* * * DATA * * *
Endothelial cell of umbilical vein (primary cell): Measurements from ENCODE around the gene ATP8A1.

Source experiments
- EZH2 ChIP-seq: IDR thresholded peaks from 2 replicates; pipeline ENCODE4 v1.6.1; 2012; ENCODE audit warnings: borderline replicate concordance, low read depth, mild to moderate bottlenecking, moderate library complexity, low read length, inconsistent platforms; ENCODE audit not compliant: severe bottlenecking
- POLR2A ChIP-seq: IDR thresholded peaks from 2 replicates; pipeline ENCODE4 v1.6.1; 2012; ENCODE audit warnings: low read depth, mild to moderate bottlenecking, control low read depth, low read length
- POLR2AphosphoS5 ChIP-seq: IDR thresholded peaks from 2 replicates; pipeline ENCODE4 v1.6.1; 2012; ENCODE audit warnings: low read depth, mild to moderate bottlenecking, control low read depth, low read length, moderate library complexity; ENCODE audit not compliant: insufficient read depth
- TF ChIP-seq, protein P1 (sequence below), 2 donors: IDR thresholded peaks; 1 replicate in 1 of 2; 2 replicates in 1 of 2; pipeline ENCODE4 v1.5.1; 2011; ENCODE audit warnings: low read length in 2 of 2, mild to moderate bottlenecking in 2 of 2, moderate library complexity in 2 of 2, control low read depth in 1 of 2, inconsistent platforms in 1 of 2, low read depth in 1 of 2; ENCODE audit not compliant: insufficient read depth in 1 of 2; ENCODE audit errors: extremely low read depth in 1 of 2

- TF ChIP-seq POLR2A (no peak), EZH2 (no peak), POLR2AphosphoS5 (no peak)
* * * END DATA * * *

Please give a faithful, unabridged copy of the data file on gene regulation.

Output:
Endothelial cell of umbilical vein (primary cell): Measurements from ENCODE around the gene ATP8A1.

Source experiments
- EZH2 ChIP-seq: IDR thresholded peaks from 2 replicates; pipeline ENCODE4 v1.6.1; 2012; ENCODE audit warnings: borderline replicate concordance, low read depth, mild to moderate bottlenecking, moderate library complexity, low read length, inconsistent platforms; ENCODE audit not compliant: severe bottlenecking
- POLR2A ChIP-seq: IDR thresholded peaks from 2 replicates; pipeline ENCODE4 v1.6.1; 2012; ENCODE audit warnings: low read depth, mild to moderate bottlenecking, control low read depth, low read length
- POLR2AphosphoS5 ChIP-seq: IDR thresholded peaks from 2 replicates; pipeline ENCODE4 v1.6.1; 2012; ENCODE audit warnings: low read depth, mild to moderate bottlenecking, control low read depth, low read length, moderate library complexity; ENCODE audit not compliant: insufficient read depth
- TF ChIP-seq, protein P1 (sequence below), 2 donors: IDR thresholded peaks; 1 replicate in 1 of 2; 2 replicates in 1 of 2; pipeline ENCODE4 v1.5.1; 2011; ENCODE audit warnings: low read length in 2 of 2, mild to moderate bottlenecking in 2 of 2, moderate library complexity in 2 of 2, control low read depth in 1 of 2, inconsistent platforms in 1 of 2, low read depth in 1 of 2; ENCODE audit not compliant: insufficient read depth in 1 of 2; ENCODE audit errors: extremely low read depth in 1 of 2

- TF ChIP-seq POLR2A (no peak), EZH2 (no peak), POLR2AphosphoS5 (no peak)